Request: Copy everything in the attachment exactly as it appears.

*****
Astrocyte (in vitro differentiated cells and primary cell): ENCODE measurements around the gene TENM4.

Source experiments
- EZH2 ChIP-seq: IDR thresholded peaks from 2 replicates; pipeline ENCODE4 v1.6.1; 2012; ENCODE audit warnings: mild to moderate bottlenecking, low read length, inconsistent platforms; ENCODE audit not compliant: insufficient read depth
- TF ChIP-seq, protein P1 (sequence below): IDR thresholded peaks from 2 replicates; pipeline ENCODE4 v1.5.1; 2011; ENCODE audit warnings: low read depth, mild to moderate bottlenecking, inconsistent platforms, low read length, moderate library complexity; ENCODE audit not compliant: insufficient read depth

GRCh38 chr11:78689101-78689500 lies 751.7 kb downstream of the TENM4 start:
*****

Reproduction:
Astrocyte (in vitro differentiated cells and primary cell): ENCODE measurements around the gene TENM4.

Source experiments
- EZH2 ChIP-seq: IDR thresholded peaks from 2 replicates; pipeline ENCODE4 v1.6.1; 2012; ENCODE audit warnings: mild to moderate bottlenecking, low read length, inconsistent platforms; ENCODE audit not compliant: insufficient read depth
- TF ChIP-seq, protein P1 (sequence below): IDR thresholded peaks from 2 replicates; pipeline ENCODE4 v1.5.1; 2011; ENCODE audit warnings: low read depth, mild to moderate bottlenecking, inconsistent platforms, low read length, moderate library complexity; ENCODE audit not compliant: insufficient read depth

GRCh38 chr11:78689101-78689500 lies 751.7 kb downstream of the TENM4 start: